At the turn of the 20th century, Nashville had only 90,000 people but it boasted four big theaters, including the then-new Ryman Auditorium.
During the Depression, speakeasies throbbed with jazz bands and popular orchestras, led by entrepreneurial conductors like Francis Craig and Beasley Smith. When WSM was born in 1925, Smith and Craig were hired to play on the air, and the station – along with WLAC nearby – sent the signal across the country that Nashville had jobs for musicians.
Radio was a live medium back then, and the stations sometimes encouraged fans to come to see the music made, especially the Grand Ole Opry. The famous show moved out of the WSM studios and into the Hillsboro Theater in 1934, then to a large wooden structure on the East bank of the Cumberland River called the Dixie Tabernacle two years later. That was followed by a turn at War Memorial Auditorium and finally, in 1943, the Opry set up in the Ryman Auditorium where it would remain for thirty years.
Even as hillbilly music became central to Nashville’s identity and music commerce, a string of clubs on Jefferson Street played host to electrifying rhythm and blues. It’s where Jimi Hendrix cut his teeth and where Etta James Rocked The House on her famous 1964 live recording from the New Era Club. Meanwhile white and black met in Printer’s Alley, where Music Row studio musicians gathered at day’s end to play jazz and rock and roll.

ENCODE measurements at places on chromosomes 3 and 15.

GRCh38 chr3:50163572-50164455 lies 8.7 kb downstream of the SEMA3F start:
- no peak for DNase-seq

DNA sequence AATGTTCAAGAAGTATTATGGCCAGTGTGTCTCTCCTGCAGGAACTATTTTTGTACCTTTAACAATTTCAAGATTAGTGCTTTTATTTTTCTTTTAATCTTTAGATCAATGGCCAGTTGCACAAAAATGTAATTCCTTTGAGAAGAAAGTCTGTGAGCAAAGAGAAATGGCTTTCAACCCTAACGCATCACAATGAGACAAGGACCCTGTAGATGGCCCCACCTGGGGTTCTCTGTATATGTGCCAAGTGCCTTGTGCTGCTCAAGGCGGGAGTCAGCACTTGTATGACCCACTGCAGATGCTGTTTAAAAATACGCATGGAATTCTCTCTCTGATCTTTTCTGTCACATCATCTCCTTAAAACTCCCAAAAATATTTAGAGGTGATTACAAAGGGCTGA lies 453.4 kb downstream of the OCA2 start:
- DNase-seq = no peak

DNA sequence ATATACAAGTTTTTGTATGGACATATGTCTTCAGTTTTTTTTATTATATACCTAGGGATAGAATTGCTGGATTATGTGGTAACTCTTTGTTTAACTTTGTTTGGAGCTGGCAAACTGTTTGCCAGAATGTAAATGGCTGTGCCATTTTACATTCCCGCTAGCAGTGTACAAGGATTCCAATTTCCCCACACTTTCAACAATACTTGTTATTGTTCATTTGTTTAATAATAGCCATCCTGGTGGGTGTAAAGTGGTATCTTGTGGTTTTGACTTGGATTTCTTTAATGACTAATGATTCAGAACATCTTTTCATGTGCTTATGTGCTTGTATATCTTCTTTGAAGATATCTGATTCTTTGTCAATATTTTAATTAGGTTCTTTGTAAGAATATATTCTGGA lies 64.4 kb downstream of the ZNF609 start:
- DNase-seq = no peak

The Exit/In opened in 1971 and became the first broad-based music club of Nashville’s modern era. It would play host to just about every rock band of note that would come along over the next 40 years. The Station Inn provided a headquarters for bluegrass music a few years later.
What Nashville lacked was a big draw for the outside world, and the folks at WSM and the Grand Ole Opry came up with two. In 1972, in cooperation with the Country Music Association, WSM launched Fan Fair, a showcase of the best in country music. It spent 1978-1981 at the downtown Municipal Auditorium then moved for a decades-long run at the Tennessee State Fairgrounds, where stages were set up in the middle of the city’s legendary stock car track.
At about the same time, WSM moved the Opry out of downtown to a brand new Grand Ole Opry House northeast of the city. The new 4,000-seat theater sat next to Opryland USA, a sprawling wooded theme park featuring all live music. It became a magnet for families from around the world and for young talent seeking a first job in Music City.
Downtown’s music scene faded in the 1970s but came blazing back in the 1990s with the historic run of BR549 at Robert’s Western World and the revival of Tootsie’s Orchid Lounge.
Also revitalized, is the Ryman Auditorium. It had been simply worn out when the Opry left in the 70s and it sat largely unused until the mid-90s when it was fully renovated. For the first time in its life, it had central heat and air and proper dressing rooms. Now it’s one of the most celebrated live venues in the world.
Just out the Ryman’s doors, Lower Broadway and Second Avenue rival Beale Street in Memphis or Sixth Street in Austin for quality and quantity of live music in a few blocks’ walk, while the city’s many other venues – The Basement, Rocketown, 3rd & Lindsley, the Bluebird Café, and others – offer difficult choices night after night.
It’s a player’s town, and a fan’s town too.